Grapevines (Vitis spp.) are hardier than most fruit crops, but they're not impervious to the wiles of Mother Nature. They are susceptible to freezing, which can ruin one season's crop or kill the vine. In most cases, the damage isn't permanent, especially if you've selected a vine that's hardy for your region. Wait a few weeks to prune the vine until new growth emerges and you can accurately access what's damaged.
Grape vines go dormant in late fall, like all deciduous vines and shrubs, but they are subject to winter damage in cold areas. This is why it's so important to choose a variety adapted to your area. American grape varieties, such as the classic "Concord" (Vitis labrusca "Concord") are adapted to cold climates and grow in U.S. Department of Agriculture plant hardiness zones 2 through 6, while European wine grapes (Vitis vinifera) are hardy only to USDA zone 6, depending on the variety. Native to the southeastern states, muscadine grapes (Vitis rotundifolia) aren't winter hardy and grow best in USDA zones 7 through 10. Grafted vines usually suffer more winter damage than those on their own rootstock. Mulching them with straw or soil can help protect them.
Regardless of their winter hardiness, all grape varieties can be damaged by late spring frosts and freezes. If a frost occurs after the new leaves and buds start to open, the leaves and canes can be damaged and the vines might produce no grapes that year. Damage can occur when temperatures fall below 32 degrees Fahrenheit.
Preventing Frost Damage
If you've planted a variety adapted to your area, it will likely survive winter temperatures, but late frosts are another story. To minimize damage, especially if you live in a cold climate prone to late spring frosts, plant grape vines on a slight slope, if possible. Cold air pools in lower areas and valleys, so it's best to avoid those. The buds nearest the trunk typically open later than those at the ends of the canes, so waiting to prune until late spring can offer some protection. If a frost occurs, the buds on the ends of the canes might be killed, but those closer to the trunk will be saved. If you prune early, you'll probably lose all the buds. Grapes grown in containers are more prone to root damage and more likely to die during the winter because pots don't stay as warm. Move container plants to a shed or protected area.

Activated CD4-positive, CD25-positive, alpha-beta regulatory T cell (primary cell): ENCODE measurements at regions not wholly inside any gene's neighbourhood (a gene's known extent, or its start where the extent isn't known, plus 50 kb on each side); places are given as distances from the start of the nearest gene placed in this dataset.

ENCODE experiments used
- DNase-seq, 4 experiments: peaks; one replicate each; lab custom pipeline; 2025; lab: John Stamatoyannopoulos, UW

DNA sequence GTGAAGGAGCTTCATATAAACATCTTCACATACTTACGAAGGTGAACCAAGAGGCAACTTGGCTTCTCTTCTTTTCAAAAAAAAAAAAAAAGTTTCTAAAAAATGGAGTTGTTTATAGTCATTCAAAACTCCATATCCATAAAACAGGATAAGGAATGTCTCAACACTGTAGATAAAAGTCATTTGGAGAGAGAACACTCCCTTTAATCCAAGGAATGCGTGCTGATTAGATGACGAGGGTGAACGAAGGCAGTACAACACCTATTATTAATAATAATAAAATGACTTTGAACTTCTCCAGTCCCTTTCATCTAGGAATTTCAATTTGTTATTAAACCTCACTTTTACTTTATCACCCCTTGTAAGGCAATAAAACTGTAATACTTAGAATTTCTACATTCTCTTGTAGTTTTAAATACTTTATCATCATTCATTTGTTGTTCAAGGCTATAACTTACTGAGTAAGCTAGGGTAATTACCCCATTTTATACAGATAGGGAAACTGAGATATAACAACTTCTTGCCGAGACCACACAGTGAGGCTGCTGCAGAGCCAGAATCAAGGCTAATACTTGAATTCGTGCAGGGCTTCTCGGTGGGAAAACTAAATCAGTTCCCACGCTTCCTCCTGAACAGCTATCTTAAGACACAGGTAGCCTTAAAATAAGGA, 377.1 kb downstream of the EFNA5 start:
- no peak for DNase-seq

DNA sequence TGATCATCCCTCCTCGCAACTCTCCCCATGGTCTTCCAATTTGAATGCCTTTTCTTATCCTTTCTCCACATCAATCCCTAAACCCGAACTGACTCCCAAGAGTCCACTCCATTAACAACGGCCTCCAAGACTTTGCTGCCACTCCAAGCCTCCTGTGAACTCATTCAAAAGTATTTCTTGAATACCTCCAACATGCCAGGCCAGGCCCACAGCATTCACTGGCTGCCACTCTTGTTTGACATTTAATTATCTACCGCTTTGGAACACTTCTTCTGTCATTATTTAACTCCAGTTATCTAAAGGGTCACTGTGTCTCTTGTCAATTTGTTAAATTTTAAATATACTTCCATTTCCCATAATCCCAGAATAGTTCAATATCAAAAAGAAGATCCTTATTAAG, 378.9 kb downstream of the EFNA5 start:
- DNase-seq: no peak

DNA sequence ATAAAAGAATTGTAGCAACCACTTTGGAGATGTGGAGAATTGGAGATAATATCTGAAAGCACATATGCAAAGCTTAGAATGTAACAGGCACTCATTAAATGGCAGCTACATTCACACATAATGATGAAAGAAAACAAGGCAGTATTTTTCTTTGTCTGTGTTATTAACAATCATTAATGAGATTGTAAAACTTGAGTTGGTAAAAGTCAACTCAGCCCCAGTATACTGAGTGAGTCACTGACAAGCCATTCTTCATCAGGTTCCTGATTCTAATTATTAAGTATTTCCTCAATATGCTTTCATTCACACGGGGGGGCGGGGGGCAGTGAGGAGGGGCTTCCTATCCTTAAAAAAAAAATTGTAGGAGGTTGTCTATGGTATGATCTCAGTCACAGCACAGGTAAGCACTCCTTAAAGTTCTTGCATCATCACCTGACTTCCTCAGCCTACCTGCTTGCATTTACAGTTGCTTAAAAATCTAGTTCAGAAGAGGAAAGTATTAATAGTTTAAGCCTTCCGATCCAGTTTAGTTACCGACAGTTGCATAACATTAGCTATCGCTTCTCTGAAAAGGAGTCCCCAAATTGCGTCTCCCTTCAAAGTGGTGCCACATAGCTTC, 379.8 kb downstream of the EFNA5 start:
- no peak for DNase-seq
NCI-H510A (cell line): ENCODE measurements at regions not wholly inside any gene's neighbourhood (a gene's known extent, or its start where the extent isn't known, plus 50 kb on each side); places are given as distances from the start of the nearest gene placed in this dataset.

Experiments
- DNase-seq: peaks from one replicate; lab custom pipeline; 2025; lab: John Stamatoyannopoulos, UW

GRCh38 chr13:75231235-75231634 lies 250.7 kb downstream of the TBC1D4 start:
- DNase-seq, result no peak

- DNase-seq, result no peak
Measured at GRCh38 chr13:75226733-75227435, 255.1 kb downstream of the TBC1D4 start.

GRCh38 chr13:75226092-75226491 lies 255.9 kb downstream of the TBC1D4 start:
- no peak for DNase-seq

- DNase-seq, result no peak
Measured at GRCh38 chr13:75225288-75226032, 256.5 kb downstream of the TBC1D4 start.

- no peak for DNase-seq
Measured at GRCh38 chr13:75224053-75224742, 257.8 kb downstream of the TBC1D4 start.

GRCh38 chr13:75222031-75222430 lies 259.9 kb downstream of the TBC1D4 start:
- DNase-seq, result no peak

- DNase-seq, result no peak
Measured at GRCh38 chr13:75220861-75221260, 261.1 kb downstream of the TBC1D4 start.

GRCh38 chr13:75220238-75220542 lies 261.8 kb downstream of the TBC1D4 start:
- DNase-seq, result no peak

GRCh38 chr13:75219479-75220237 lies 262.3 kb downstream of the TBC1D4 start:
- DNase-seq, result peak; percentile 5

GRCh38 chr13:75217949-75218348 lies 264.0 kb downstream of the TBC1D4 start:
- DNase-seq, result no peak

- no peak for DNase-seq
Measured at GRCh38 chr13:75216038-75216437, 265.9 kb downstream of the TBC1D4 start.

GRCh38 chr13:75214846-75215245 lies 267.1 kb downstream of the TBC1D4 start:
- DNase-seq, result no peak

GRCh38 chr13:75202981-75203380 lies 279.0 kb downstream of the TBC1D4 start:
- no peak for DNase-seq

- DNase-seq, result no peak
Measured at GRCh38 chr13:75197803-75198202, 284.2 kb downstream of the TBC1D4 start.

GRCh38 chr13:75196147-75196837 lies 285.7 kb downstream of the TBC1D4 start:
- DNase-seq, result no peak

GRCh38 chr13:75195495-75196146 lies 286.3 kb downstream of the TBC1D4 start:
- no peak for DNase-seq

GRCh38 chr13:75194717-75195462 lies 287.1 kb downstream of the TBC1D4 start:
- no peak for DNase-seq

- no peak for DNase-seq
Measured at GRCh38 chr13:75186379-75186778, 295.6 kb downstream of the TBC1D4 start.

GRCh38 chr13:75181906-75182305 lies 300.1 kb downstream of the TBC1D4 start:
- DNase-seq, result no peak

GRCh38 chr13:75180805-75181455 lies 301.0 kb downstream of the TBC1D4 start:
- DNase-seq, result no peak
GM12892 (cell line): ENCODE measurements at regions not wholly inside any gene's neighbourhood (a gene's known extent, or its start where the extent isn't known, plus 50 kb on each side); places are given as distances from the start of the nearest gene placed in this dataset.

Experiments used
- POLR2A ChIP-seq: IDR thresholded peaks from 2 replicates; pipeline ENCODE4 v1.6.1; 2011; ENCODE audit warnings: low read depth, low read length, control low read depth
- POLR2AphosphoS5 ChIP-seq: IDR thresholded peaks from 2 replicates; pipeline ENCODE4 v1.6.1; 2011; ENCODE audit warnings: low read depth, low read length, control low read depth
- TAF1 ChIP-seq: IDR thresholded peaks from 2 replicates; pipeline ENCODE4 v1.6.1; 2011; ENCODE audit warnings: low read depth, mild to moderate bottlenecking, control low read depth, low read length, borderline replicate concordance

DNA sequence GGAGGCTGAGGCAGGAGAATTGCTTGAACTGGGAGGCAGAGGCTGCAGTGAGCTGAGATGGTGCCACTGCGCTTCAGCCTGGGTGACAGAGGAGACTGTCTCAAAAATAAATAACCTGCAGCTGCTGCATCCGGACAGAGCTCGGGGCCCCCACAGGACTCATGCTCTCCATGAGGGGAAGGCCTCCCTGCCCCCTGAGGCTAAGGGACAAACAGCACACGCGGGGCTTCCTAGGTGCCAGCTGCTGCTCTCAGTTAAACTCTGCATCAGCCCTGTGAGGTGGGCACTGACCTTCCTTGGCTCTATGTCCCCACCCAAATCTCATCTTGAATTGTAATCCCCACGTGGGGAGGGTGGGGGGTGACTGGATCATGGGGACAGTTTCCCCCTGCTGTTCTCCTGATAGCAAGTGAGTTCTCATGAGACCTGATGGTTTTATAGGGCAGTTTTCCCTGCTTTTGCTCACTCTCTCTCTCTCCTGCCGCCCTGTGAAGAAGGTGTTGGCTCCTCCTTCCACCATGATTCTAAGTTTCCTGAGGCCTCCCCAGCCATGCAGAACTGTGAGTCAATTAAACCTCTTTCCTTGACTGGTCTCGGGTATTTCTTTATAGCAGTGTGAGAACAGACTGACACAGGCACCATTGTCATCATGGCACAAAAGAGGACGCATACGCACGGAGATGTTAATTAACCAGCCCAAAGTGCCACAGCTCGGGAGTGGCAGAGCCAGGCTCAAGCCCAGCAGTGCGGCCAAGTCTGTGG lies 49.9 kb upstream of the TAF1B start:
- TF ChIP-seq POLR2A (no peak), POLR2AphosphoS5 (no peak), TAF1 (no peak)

Planting grapes in the right spot and pruning them at the right time can help prevent damage, but if you know frost is imminent, take a few extra steps to protect your vines. The vines can be covered with light blankets, floating row covers or sheets, but be careful not to knock the buds off as you work. Another trick, which vineyards use, is to run sprinklers over the vines continuously during freezing weather. As the water freezes around the developing buds, the energy needed to freeze the water creates heat. This approach sounds counterintuitive, but it can save your grapes.
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